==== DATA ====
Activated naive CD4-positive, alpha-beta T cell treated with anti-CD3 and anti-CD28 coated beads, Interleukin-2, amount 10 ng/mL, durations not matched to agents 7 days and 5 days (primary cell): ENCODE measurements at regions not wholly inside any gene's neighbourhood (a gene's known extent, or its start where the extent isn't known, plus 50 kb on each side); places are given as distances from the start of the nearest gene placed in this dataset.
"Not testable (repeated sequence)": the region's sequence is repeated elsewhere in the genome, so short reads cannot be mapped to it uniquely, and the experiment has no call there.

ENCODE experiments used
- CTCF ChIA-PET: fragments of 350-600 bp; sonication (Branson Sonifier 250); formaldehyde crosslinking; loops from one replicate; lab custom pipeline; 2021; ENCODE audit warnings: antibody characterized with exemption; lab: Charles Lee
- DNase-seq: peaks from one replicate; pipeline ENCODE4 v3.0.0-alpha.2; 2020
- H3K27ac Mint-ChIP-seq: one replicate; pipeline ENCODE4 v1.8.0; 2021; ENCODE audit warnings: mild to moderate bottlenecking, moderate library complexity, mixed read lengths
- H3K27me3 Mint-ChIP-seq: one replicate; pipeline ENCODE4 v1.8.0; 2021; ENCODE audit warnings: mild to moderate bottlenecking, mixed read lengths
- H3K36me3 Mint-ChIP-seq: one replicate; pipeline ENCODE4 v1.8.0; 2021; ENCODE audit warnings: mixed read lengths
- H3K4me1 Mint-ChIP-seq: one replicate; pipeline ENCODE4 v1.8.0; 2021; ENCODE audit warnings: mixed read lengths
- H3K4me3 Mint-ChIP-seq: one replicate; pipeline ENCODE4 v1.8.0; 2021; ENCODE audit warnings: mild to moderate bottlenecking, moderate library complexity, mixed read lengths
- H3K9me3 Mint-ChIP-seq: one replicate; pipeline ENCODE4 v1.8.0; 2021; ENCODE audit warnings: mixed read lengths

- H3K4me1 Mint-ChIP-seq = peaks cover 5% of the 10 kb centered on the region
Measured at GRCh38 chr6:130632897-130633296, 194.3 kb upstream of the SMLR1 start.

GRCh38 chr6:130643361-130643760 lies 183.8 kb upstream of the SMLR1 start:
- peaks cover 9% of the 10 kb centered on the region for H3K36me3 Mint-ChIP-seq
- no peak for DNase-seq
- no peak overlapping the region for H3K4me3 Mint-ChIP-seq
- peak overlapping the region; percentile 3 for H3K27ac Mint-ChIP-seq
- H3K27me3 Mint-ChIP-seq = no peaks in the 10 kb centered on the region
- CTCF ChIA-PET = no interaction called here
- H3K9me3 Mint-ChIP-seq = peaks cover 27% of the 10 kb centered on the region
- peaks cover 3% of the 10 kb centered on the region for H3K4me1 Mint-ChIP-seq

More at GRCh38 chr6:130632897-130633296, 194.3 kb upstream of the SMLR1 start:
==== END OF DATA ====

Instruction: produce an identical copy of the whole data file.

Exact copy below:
Activated naive CD4-positive, alpha-beta T cell treated with anti-CD3 and anti-CD28 coated beads, Interleukin-2, amount 10 ng/mL, durations not matched to agents 7 days and 5 days (primary cell): ENCODE measurements at regions not wholly inside any gene's neighbourhood (a gene's known extent, or its start where the extent isn't known, plus 50 kb on each side); places are given as distances from the start of the nearest gene placed in this dataset.
"Not testable (repeated sequence)": the region's sequence is repeated elsewhere in the genome, so short reads cannot be mapped to it uniquely, and the experiment has no call there.

ENCODE experiments used
- CTCF ChIA-PET: fragments of 350-600 bp; sonication (Branson Sonifier 250); formaldehyde crosslinking; loops from one replicate; lab custom pipeline; 2021; ENCODE audit warnings: antibody characterized with exemption; lab: Charles Lee
- DNase-seq: peaks from one replicate; pipeline ENCODE4 v3.0.0-alpha.2; 2020
- H3K27ac Mint-ChIP-seq: one replicate; pipeline ENCODE4 v1.8.0; 2021; ENCODE audit warnings: mild to moderate bottlenecking, moderate library complexity, mixed read lengths
- H3K27me3 Mint-ChIP-seq: one replicate; pipeline ENCODE4 v1.8.0; 2021; ENCODE audit warnings: mild to moderate bottlenecking, mixed read lengths
- H3K36me3 Mint-ChIP-seq: one replicate; pipeline ENCODE4 v1.8.0; 2021; ENCODE audit warnings: mixed read lengths
- H3K4me1 Mint-ChIP-seq: one replicate; pipeline ENCODE4 v1.8.0; 2021; ENCODE audit warnings: mixed read lengths
- H3K4me3 Mint-ChIP-seq: one replicate; pipeline ENCODE4 v1.8.0; 2021; ENCODE audit warnings: mild to moderate bottlenecking, moderate library complexity, mixed read lengths
- H3K9me3 Mint-ChIP-seq: one replicate; pipeline ENCODE4 v1.8.0; 2021; ENCODE audit warnings: mixed read lengths

- H3K4me1 Mint-ChIP-seq = peaks cover 5% of the 10 kb centered on the region
Measured at GRCh38 chr6:130632897-130633296, 194.3 kb upstream of the SMLR1 start.

GRCh38 chr6:130643361-130643760 lies 183.8 kb upstream of the SMLR1 start:
- peaks cover 9% of the 10 kb centered on the region for H3K36me3 Mint-ChIP-seq
- no peak for DNase-seq
- no peak overlapping the region for H3K4me3 Mint-ChIP-seq
- peak overlapping the region; percentile 3 for H3K27ac Mint-ChIP-seq
- H3K27me3 Mint-ChIP-seq = no peaks in the 10 kb centered on the region
- CTCF ChIA-PET = no interaction called here
- H3K9me3 Mint-ChIP-seq = peaks cover 27% of the 10 kb centered on the region
- peaks cover 3% of the 10 kb centered on the region for H3K4me1 Mint-ChIP-seq

More at GRCh38 chr6:130632897-130633296, 194.3 kb upstream of the SMLR1 start: